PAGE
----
Women are divided on this choice
BOSTON -- What finally sent her over the top was the poster. There was Sarah Palin as Rosie The Riveter, flexing her biceps under the motto: "We Can Do It!" The image was the same on the T-shirt my friend had left over from the primaries. But with a crucial difference.
"They've Photoshopped Sarah over Hillary. And women are falling for this!" she bellowed into my voice mail, closing with an epithet that would never have been permitted by her feminist spell check.
This certified member of the Sisterhood of the Traveling Pantsuits is not the only one who has moved into a state of disbelief. If 17 percent of Hillary supporters have moved with enormous fanfare to McCain-Palin, how many more have turned their disappointment into high dudgeon?
There is the divinity school professor Wendy Doniger, who blogged that Palin's "greatest hypocrisy is in her pretense that she is a woman," a biological fact best left to a medical school professor. There is the admirable playwright Eve Ensler, who put aside her distaste for "raging at women" to call the choice of Palin "insidious and cynical" and "antithetical to feminism." There are the readers in my inbox who echoed this sentiment: "Frankly I think the Republicans have found themselves a good ol' boy and she happens to wear a skirt."
Three weeks after the nomination of the Candidate from Nowhere, one week after the robo-interview with Charlie Gibson and days after the "Saturday Night Live" skit, there is still a flood tide of women choking on the possibility that Hillary Clinton paved the way for Sarah Palin. At the same time, there are snarky charges of "hypocrisy" and sneers at "sisterhood" from the right.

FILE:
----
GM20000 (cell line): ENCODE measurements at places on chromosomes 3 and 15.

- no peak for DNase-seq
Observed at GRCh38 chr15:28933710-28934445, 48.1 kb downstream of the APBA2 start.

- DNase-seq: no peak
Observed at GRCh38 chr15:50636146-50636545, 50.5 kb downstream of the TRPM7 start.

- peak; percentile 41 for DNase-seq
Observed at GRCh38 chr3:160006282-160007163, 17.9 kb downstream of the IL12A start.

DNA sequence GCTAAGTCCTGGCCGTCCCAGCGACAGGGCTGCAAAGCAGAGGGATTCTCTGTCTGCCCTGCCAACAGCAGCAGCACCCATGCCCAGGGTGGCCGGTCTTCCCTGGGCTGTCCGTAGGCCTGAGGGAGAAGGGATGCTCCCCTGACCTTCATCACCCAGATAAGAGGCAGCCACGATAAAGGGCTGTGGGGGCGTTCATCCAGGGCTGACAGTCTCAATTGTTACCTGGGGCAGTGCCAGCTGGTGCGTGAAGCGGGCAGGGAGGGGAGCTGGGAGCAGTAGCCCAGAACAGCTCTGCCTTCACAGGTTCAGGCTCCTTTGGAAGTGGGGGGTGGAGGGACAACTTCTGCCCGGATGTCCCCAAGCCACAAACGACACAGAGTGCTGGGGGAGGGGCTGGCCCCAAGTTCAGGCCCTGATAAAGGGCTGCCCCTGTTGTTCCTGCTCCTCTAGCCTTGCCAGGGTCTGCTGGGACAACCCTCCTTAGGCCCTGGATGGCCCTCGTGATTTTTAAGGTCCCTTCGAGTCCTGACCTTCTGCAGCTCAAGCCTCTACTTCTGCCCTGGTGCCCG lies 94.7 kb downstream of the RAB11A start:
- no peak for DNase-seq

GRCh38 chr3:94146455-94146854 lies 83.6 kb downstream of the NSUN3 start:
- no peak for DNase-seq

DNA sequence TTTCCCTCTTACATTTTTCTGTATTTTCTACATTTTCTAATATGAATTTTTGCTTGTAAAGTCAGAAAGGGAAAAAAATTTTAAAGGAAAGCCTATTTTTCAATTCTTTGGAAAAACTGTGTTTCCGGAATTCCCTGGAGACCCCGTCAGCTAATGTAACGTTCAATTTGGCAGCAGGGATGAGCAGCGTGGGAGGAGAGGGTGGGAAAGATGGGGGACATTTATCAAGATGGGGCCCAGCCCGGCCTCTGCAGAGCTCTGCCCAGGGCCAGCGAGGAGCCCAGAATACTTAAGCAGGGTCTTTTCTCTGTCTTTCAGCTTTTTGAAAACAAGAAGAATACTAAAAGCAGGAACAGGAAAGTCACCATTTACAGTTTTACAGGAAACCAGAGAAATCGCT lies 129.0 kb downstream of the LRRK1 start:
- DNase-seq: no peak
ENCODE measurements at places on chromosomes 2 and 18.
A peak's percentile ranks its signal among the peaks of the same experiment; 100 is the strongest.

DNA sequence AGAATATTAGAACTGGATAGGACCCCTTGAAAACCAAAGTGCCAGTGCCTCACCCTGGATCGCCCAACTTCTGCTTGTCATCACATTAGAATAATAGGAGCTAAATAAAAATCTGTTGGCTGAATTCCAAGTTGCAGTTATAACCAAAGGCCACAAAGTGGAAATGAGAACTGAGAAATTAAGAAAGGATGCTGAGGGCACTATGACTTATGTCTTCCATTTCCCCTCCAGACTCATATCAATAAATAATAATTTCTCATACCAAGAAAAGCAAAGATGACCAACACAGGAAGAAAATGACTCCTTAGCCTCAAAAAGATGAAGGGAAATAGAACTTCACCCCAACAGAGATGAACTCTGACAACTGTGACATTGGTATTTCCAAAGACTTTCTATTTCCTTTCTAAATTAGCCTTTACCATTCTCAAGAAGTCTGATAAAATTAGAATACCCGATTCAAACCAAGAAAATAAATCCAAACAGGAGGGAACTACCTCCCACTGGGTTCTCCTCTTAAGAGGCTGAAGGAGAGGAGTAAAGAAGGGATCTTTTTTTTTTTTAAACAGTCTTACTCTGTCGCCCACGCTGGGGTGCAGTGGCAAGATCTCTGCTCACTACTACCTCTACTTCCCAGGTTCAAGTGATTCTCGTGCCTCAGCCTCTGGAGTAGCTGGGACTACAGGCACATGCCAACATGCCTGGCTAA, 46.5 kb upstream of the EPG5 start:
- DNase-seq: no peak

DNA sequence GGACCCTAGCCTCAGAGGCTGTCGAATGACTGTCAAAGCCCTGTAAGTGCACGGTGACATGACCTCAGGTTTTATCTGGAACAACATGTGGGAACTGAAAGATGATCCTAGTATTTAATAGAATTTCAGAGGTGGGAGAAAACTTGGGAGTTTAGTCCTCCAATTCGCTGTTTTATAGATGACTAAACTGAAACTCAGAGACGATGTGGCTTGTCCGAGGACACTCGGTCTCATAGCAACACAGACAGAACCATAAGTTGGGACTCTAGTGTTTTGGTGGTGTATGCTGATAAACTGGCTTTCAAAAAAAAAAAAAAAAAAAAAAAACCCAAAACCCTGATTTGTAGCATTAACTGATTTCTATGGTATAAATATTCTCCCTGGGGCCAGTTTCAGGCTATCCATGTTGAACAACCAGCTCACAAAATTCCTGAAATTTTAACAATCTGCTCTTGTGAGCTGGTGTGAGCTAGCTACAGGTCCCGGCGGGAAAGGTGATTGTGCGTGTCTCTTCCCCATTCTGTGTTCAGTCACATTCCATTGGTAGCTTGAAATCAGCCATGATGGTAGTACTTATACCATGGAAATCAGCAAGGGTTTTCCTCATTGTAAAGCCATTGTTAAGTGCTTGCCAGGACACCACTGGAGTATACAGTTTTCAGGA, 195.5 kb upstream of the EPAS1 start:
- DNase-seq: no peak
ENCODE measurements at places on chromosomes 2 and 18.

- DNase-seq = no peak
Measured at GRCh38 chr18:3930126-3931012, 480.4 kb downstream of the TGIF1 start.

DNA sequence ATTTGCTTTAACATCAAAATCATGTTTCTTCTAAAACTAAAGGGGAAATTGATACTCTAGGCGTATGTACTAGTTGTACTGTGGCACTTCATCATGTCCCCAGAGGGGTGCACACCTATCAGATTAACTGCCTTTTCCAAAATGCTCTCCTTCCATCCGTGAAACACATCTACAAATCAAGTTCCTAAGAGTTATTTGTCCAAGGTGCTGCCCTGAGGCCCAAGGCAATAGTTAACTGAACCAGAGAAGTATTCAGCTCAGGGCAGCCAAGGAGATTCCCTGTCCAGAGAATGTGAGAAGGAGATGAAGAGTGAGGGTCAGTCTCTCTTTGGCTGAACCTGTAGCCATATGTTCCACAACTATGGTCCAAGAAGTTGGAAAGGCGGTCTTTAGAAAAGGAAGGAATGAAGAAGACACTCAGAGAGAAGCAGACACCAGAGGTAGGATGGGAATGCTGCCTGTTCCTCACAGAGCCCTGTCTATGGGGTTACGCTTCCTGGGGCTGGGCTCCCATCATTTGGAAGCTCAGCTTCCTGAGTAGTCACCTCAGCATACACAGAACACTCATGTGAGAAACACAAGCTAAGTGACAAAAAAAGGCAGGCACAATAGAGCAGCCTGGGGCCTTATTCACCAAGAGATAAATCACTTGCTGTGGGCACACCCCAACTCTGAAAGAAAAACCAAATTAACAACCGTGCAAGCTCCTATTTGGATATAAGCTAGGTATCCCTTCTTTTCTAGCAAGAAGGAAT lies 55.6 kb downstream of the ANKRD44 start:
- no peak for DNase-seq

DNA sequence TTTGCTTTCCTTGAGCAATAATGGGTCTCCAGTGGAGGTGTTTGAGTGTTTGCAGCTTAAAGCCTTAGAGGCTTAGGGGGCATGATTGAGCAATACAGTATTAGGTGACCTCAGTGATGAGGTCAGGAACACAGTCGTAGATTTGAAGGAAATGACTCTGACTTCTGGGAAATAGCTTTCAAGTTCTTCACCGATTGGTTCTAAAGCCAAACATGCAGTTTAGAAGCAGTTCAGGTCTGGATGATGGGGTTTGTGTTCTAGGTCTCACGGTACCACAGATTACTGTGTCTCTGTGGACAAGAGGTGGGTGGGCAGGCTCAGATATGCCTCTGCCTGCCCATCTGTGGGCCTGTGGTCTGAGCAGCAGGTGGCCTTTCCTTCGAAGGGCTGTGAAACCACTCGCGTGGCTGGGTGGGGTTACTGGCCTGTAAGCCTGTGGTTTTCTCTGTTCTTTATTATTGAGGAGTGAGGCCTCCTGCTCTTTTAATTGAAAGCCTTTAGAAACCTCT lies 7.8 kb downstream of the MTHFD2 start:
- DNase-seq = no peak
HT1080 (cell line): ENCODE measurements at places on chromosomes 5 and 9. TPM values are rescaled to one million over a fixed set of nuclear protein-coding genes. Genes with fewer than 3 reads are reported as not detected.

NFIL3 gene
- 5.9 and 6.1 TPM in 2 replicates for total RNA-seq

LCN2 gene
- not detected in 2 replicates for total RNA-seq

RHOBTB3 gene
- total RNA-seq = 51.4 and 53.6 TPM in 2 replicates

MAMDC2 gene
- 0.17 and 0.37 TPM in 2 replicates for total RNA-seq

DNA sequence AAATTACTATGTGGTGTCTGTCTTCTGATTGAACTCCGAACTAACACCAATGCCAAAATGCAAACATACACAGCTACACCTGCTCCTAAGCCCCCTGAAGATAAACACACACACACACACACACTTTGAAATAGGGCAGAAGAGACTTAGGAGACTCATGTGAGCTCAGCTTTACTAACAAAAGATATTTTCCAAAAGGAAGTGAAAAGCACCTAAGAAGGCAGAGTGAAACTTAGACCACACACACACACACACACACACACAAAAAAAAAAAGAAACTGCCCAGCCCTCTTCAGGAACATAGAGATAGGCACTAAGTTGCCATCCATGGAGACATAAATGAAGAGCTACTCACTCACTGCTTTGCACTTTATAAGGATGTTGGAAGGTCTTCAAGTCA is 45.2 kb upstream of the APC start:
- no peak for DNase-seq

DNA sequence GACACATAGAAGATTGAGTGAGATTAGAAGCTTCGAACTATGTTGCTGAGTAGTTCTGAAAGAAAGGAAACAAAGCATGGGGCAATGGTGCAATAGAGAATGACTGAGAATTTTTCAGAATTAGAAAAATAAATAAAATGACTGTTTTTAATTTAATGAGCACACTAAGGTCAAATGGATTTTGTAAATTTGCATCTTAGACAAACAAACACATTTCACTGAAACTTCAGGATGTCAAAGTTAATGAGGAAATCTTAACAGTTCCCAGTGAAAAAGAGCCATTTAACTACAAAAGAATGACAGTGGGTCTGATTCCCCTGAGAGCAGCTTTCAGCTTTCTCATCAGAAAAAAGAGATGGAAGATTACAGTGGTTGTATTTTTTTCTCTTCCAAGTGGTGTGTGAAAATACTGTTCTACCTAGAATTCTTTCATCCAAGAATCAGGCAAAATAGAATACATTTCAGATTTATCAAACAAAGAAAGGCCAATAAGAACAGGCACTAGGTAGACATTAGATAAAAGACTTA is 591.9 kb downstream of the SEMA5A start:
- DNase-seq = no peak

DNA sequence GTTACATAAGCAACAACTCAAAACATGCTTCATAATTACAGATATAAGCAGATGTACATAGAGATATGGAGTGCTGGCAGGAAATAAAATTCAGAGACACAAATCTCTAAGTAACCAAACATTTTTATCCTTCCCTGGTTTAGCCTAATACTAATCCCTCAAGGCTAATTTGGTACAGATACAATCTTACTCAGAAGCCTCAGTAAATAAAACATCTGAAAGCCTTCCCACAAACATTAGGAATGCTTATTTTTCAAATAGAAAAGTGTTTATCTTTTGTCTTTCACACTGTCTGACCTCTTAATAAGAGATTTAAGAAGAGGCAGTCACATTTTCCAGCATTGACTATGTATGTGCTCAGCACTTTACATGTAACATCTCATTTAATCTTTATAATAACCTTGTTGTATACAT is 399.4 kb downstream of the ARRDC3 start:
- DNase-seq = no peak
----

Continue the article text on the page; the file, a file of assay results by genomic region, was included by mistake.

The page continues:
Ah yes, sisterhood. As this mind-boggling, gender-bending campaign races on, women are indeed bumping up against the warm fuzzy limits of female bonding. Again.
So for both those who dispute Sarah Palin's chromosomes and those who cry hypocrisy, a brief pause. It's time to remember the suffragists who worked their whole lives to win the vote for women, believing that their vote could change the country. And then despaired of those women voting just like their conservative husbands. It's time to recall the civil wars of the second-wave feminists and the mommy wars of today. Solidarity is not forever, it's not even for high school.
During this primary, Democratic women were often divided by generation. Many edgy conversations and strained family dinners took place between older women supporting Hillary and younger women supporting Obama. Mothers thought daughters had abandoned the women's movement.
Now, with enough suddenness to cause whiplash, many of these mothers have taken up the cry of their daughters: "I want a woman in the White House, but not this woman." Republicans are fighting for admission credentials to the sisterhood.
The first Republican woman on the national ticket brings something else new to politics, says Kathleen Dolan, a University of Wisconsin political scientist. Since the majority of women are Democrats, as are the majority of female candidates, women aren't routinely asked to choose between their party and gender, their issues and identity. "For the first time in a national election," Dolan says "women are being asked to cross party lines to vote their gender."
Women are not a monolith. We are divided by age, race, marital status, class ... and convictions.
After all, Sarah Palin may yet be the fulfillment of an old feminist prophecy that Texan Sissy Farenthold once described with her tongue firmly planted in her cheek. We will have achieved equality the day mediocre women take their place beside mediocre men. Check that one off the to-do list.
Ellen Goodman's e-mail address is email@example.com.